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anonymous
 5 years ago
how do you simplify sqaure roots (radicals)?
anonymous
 5 years ago
how do you simplify sqaure roots (radicals)?

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anonymous
 5 years ago
Best ResponseYou've already chosen the best response.0what kind of square roots are you specifically talking about? is it surds or what?

anonymous
 5 years ago
Best ResponseYou've already chosen the best response.0i dont even know what that is, its like a regular one, you have to find a perfect square first to find it.

anonymous
 5 years ago
Best ResponseYou've already chosen the best response.0can you pls give an example

anonymous
 5 years ago
Best ResponseYou've already chosen the best response.0(radical sign)169, i know the answer is 13 but i have to simplfiy the square root

anonymous
 5 years ago
Best ResponseYou've already chosen the best response.0doesn't the square root have this thing in it

anonymous
 5 years ago
Best ResponseYou've already chosen the best response.0I think we should do this on chat, its kinda hard this way...

anonymous
 5 years ago
Best ResponseYou've already chosen the best response.0cheergirl, what thing? lol

anonymous
 5 years ago
Best ResponseYou've already chosen the best response.0\[\sqrt{169}\] thats what it looks like

anonymous
 5 years ago
Best ResponseYou've already chosen the best response.0yes, i know but i have to simplifiy it

anonymous
 5 years ago
Best ResponseYou've already chosen the best response.0I really think 13 cannot be simplified..

anonymous
 5 years ago
Best ResponseYou've already chosen the best response.0the square root had to be simplified

anonymous
 5 years ago
Best ResponseYou've already chosen the best response.0This is what my book says: Simplifiy each square root. \[\sqrt{169}\]

anonymous
 5 years ago
Best ResponseYou've already chosen the best response.0simplifying just makes sense when you have expression with variables, e.g sqrt( cos^2(x)+sin^2(x)+1) , otherwise you jusr try to evaluate the square root of the numer, like in thes case, if the answer is not that easy, you could try thongs like this: sqrt(20) = sqrt(5*4) = 2*sqrt(5)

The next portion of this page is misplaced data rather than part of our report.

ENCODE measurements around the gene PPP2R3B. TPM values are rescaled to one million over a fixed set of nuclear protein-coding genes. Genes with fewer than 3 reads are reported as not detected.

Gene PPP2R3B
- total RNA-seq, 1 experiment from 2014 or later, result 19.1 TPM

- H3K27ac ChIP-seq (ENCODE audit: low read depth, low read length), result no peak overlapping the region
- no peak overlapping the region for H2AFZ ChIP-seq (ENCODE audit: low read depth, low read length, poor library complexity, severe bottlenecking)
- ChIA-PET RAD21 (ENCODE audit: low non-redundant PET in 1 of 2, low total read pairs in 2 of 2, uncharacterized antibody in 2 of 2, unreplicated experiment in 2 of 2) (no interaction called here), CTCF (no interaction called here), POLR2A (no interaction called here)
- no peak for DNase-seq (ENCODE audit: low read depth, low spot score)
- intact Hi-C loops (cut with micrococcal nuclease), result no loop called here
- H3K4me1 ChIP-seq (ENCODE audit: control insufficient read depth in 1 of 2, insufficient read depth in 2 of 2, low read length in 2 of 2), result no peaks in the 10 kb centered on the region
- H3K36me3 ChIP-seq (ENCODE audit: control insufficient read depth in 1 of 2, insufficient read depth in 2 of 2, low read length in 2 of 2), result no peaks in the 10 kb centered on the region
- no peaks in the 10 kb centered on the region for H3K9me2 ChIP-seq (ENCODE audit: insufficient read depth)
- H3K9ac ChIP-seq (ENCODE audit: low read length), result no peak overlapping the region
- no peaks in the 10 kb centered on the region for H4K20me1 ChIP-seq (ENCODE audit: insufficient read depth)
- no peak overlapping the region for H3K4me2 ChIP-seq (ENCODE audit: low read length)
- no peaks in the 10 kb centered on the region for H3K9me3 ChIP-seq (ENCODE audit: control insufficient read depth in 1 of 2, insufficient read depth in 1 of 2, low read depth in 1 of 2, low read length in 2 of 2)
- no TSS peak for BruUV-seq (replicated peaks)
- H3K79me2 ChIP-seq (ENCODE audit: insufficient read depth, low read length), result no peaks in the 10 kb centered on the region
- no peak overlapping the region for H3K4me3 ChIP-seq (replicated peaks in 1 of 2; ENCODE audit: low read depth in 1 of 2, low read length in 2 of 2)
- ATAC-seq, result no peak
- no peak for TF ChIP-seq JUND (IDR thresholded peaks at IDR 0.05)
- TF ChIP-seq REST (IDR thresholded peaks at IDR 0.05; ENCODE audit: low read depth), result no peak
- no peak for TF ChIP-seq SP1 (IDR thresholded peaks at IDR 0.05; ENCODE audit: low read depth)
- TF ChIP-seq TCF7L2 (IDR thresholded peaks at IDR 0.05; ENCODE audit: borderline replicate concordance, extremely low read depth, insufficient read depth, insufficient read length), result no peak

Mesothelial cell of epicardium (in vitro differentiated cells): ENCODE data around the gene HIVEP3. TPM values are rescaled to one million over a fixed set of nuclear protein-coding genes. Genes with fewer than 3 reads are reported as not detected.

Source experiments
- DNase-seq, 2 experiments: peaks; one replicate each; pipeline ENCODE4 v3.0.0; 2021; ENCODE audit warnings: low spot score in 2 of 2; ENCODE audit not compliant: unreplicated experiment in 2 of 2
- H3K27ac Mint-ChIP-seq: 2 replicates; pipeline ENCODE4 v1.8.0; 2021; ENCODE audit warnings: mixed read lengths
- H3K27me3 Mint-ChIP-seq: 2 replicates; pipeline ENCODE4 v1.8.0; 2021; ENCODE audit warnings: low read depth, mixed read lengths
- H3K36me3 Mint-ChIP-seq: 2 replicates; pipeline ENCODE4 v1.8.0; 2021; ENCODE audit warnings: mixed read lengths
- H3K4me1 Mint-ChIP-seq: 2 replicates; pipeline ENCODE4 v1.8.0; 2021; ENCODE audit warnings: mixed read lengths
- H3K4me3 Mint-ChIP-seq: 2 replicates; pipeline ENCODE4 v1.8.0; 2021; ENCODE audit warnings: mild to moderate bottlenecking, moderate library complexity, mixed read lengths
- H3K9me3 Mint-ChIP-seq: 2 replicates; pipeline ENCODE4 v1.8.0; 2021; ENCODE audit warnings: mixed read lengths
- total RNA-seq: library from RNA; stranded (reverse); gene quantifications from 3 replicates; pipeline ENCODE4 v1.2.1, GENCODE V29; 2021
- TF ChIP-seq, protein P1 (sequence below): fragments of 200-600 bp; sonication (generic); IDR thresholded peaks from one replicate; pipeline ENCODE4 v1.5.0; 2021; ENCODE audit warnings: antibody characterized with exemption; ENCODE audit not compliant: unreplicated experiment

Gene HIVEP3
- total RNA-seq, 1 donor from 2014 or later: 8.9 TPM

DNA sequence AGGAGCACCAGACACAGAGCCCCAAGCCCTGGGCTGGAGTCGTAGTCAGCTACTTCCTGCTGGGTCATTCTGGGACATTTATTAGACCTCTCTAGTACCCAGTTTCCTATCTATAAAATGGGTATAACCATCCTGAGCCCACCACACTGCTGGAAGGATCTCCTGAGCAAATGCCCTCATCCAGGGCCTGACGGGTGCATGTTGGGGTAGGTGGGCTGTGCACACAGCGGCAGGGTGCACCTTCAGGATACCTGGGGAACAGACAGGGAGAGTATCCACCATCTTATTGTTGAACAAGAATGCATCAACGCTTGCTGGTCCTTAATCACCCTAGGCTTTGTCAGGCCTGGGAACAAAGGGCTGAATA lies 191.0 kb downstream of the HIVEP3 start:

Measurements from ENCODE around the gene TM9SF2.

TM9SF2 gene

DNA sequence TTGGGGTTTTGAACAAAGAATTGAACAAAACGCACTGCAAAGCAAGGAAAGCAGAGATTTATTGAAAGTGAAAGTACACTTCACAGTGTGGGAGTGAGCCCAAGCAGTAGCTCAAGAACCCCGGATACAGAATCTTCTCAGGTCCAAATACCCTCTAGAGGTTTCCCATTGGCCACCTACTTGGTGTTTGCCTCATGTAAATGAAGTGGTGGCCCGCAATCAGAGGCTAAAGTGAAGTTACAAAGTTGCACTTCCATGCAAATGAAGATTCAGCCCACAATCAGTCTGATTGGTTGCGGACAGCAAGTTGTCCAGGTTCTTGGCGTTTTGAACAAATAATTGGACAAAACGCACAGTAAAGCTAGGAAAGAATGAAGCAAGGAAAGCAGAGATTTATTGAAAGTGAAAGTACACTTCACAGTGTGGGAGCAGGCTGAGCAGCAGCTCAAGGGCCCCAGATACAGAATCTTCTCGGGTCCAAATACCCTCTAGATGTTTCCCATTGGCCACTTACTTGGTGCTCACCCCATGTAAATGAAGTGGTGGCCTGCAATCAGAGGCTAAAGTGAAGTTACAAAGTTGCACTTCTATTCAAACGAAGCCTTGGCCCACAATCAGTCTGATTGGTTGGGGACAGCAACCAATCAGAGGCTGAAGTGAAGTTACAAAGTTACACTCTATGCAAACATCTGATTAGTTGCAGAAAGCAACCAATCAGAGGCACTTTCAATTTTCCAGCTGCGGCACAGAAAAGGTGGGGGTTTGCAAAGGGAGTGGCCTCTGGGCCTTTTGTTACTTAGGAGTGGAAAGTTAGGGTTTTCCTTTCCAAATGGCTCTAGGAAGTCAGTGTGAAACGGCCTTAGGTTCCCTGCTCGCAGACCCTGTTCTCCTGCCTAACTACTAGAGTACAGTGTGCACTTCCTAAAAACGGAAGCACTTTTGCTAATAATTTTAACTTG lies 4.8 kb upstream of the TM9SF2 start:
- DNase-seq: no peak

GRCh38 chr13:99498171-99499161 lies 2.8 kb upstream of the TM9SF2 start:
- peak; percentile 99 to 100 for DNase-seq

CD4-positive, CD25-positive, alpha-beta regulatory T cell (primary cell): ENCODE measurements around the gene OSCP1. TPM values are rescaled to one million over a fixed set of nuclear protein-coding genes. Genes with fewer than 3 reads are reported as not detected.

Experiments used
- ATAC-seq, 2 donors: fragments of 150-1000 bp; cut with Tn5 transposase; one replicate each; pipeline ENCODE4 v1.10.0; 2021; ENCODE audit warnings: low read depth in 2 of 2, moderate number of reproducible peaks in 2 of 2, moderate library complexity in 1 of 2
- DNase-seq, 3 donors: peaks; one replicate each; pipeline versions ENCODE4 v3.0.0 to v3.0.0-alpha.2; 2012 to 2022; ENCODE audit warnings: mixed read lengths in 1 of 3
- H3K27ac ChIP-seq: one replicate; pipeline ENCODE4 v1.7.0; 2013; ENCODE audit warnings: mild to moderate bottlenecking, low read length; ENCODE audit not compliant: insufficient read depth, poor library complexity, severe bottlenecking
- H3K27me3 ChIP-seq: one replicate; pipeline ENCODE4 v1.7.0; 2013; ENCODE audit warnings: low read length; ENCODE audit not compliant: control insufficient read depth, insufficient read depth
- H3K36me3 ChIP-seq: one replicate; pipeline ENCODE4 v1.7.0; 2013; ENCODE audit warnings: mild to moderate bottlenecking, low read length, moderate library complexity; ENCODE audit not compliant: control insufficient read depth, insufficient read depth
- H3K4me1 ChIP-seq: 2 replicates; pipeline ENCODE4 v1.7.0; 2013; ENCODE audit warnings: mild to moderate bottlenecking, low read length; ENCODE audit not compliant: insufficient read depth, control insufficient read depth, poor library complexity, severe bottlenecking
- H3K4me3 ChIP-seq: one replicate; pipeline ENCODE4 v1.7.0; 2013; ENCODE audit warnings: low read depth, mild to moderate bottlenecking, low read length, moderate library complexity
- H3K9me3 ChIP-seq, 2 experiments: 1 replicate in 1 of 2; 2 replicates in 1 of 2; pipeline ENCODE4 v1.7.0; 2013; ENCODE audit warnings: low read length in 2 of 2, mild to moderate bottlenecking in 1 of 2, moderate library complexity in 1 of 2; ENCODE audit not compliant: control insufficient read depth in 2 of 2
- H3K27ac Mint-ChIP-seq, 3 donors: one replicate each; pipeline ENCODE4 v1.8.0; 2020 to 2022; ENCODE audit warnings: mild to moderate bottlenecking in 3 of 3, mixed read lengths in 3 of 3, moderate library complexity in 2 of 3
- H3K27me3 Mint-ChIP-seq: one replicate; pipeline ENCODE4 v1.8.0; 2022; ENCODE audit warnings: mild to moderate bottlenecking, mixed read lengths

anonymous
 5 years ago
Best ResponseYou've already chosen the best response.0here lets try this one, i guess that one is hard.

anonymous
 5 years ago
Best ResponseYou've already chosen the best response.0Simplifiy each square root: \[\sqrt{121}\]

anonymous
 5 years ago
Best ResponseYou've already chosen the best response.0how did you do that pentop?

anonymous
 5 years ago
Best ResponseYou've already chosen the best response.0what i mean is that simplifying means dealing with variables not with numbers, however, \[\sqrt{121}=11\]

anonymous
 5 years ago
Best ResponseYou've already chosen the best response.0sorry, I meant 11squared =121..

anonymous
 5 years ago
Best ResponseYou've already chosen the best response.0yeah there are some roots you ought to memorize 'cause they are too common

anonymous
 5 years ago
Best ResponseYou've already chosen the best response.0i know that it is 11 but i have to simplifiy it, im so confused. i know how to solve them, i cant simplifiy with perfect squares though

anonymous
 5 years ago
Best ResponseYou've already chosen the best response.0simplifying the square root simply means doing the operation of taking the square or making sure that there are no perfect squares under the radical sign. so with your problem, 13 is the simplification of root 169.

anonymous
 5 years ago
Best ResponseYou've already chosen the best response.0but how can i show the work for that?

anonymous
 5 years ago
Best ResponseYou've already chosen the best response.0nevermind im not gonna do my homework lol

anonymous
 5 years ago
Best ResponseYou've already chosen the best response.0The only way I can think of to show it is to factor what is under the radical into 11^2 and then the square root of something squared is just that, in this case 11

anonymous
 5 years ago
Best ResponseYou've already chosen the best response.0\[\sqrt{121}\] = \[\sqrt{11 x 11}\] = 11
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